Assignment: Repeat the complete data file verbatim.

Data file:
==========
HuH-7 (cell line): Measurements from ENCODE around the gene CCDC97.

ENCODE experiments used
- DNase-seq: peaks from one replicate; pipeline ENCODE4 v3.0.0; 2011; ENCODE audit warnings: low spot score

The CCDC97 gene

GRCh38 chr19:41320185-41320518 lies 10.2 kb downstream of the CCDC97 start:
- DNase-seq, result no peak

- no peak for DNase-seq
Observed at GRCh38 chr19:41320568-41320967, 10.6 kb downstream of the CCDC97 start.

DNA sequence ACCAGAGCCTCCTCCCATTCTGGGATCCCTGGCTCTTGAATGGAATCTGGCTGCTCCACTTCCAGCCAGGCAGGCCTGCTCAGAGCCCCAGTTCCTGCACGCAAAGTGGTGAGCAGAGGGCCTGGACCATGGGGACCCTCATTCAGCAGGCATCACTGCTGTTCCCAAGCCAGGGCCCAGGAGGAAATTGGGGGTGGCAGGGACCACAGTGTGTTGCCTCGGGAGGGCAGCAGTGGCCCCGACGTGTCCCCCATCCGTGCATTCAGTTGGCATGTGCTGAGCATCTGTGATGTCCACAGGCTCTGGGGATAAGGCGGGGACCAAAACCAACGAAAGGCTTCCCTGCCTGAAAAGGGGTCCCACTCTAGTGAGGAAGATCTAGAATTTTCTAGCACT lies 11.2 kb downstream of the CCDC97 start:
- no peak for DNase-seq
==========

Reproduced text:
HuH-7 (cell line): Measurements from ENCODE around the gene CCDC97.

ENCODE experiments used
- DNase-seq: peaks from one replicate; pipeline ENCODE4 v3.0.0; 2011; ENCODE audit warnings: low spot score

The CCDC97 gene

GRCh38 chr19:41320185-41320518 lies 10.2 kb downstream of the CCDC97 start:
- DNase-seq, result no peak

- no peak for DNase-seq
Observed at GRCh38 chr19:41320568-41320967, 10.6 kb downstream of the CCDC97 start.

DNA sequence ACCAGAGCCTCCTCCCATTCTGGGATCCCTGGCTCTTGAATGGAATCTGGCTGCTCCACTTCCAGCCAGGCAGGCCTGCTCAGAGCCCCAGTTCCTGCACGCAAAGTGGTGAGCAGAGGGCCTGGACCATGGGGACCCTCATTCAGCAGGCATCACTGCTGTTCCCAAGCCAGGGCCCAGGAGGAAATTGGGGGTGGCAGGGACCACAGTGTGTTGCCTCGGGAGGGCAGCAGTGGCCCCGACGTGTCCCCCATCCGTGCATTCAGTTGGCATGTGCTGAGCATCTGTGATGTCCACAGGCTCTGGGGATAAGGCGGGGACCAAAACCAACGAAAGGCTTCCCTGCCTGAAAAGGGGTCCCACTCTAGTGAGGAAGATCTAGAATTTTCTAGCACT lies 11.2 kb downstream of the CCDC97 start:
- no peak for DNase-seq